Today our lives are decidedly interactive as we demand instant access to information and media through technology, all of which speaks and interacts with each other. For example, in the ‘olden days’ we would have organised a meeting to discuss the design of a new restaurant, by picking up the landline phone and making a plan to meet. You would then meet at the appointed time and place, on time and without having to check and confirm that you were all still able to make it. Maybe you wrote up the appointment in your Filofax or diary. Today we email, then send out a calendar invite which is synced to both the calendar on our computers/laptops as well as to the calendar on our phones and even watches. If we’re running late (because we didn’t really know where we were going, we just googled it enroute) we’ll text the other party. Then instead of pouring over the plans and drawings of the new restaurant, each person puts on their headset, immersing themselves in the potential world of the new restaurant. The client confirms that they’re happy with the layout (that they’ve maximised the space), wall colour and artworks, but isn’t loving the lighting. So we change that. We ask the chef (who’s visiting Italy at the time of the meeting, but had a headset and was able to join the meeting remotely) for their opinion. Is the pass the correct height, size and in the best location? It is, but the pastry section needs to be slightly bigger (this restaurant plans on specialising in several show-stopping desserts). Changes are made. The whole potential space is explored and understood in the same way that potential homeowners explore and personalise their potential new homes. All of this before any ground is broken and any bricks are laid.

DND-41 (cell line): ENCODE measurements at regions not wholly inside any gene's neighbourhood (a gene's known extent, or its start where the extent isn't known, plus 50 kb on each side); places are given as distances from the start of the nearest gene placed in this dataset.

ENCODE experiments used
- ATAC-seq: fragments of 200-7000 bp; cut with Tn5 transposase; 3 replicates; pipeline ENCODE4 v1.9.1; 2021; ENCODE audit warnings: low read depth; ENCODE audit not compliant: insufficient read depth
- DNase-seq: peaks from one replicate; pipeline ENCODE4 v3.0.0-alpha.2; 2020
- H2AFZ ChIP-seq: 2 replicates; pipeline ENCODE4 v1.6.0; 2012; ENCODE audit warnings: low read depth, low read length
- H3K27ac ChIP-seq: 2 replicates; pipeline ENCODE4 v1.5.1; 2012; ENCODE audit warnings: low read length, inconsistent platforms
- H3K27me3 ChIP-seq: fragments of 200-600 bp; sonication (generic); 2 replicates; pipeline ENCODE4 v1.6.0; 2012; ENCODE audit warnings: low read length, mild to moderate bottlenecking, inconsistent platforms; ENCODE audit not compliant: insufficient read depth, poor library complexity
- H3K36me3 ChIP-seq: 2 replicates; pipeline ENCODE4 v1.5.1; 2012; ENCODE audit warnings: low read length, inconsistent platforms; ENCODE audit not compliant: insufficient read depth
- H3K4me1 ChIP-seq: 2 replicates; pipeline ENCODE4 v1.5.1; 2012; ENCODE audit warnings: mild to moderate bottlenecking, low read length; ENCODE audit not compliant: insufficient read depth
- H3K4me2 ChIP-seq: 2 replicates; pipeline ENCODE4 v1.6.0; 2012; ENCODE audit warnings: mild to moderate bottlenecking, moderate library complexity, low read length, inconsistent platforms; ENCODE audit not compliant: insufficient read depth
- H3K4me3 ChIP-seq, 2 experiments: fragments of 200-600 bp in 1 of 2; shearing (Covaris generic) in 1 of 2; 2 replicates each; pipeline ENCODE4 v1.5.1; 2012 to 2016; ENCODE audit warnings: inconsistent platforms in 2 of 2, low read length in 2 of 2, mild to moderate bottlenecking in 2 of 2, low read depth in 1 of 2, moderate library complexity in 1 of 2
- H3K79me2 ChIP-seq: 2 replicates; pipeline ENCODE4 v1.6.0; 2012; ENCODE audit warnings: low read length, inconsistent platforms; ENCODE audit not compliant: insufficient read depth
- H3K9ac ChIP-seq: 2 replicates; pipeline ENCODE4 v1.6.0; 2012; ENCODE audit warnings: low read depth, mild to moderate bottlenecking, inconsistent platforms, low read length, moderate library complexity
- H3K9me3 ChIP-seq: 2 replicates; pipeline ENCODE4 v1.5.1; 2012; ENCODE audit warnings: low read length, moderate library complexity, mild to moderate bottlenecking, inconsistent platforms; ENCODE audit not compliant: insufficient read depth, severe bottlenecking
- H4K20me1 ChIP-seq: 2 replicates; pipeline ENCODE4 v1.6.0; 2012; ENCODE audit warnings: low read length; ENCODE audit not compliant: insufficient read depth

So what remains to be seen is how both VR and AR will continue to evolve into our everyday lives. One thing you can be sure of though, is that there are exciting and interesting technologies coming our way!



Microsoft HoloLens – Transform your world with holograms 


Have a great weekend,


Lucinda